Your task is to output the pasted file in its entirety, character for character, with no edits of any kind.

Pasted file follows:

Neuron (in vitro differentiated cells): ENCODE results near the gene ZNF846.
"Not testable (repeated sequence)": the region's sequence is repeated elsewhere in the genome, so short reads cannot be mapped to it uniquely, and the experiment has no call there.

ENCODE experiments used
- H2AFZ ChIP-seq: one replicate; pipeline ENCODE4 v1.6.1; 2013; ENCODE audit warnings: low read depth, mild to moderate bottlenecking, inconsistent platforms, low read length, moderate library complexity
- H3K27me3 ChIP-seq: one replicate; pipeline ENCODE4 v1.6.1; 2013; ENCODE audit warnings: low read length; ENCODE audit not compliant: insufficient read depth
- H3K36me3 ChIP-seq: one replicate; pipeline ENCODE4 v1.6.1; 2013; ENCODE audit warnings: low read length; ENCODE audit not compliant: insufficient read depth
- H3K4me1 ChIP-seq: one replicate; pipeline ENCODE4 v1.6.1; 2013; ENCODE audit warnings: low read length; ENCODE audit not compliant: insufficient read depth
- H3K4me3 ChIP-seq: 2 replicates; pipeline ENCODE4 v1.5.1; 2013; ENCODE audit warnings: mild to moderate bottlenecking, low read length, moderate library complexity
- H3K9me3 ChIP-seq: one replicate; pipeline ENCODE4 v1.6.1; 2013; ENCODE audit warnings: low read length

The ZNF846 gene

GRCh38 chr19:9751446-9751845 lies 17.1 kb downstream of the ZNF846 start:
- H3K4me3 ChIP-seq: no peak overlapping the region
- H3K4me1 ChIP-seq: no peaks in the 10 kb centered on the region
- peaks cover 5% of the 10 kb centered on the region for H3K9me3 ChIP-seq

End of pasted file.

Neuron (in vitro differentiated cells): ENCODE results near the gene ZNF846.
"Not testable (repeated sequence)": the region's sequence is repeated elsewhere in the genome, so short reads cannot be mapped to it uniquely, and the experiment has no call there.

ENCODE experiments used
- H2AFZ ChIP-seq: one replicate; pipeline ENCODE4 v1.6.1; 2013; ENCODE audit warnings: low read depth, mild to moderate bottlenecking, inconsistent platforms, low read length, moderate library complexity
- H3K27me3 ChIP-seq: one replicate; pipeline ENCODE4 v1.6.1; 2013; ENCODE audit warnings: low read length; ENCODE audit not compliant: insufficient read depth
- H3K36me3 ChIP-seq: one replicate; pipeline ENCODE4 v1.6.1; 2013; ENCODE audit warnings: low read length; ENCODE audit not compliant: insufficient read depth
- H3K4me1 ChIP-seq: one replicate; pipeline ENCODE4 v1.6.1; 2013; ENCODE audit warnings: low read length; ENCODE audit not compliant: insufficient read depth
- H3K4me3 ChIP-seq: 2 replicates; pipeline ENCODE4 v1.5.1; 2013; ENCODE audit warnings: mild to moderate bottlenecking, low read length, moderate library complexity
- H3K9me3 ChIP-seq: one replicate; pipeline ENCODE4 v1.6.1; 2013; ENCODE audit warnings: low read length

The ZNF846 gene

GRCh38 chr19:9751446-9751845 lies 17.1 kb downstream of the ZNF846 start:
- H3K4me3 ChIP-seq: no peak overlapping the region
- H3K4me1 ChIP-seq: no peaks in the 10 kb centered on the region
- peaks cover 5% of the 10 kb centered on the region for H3K9me3 ChIP-seq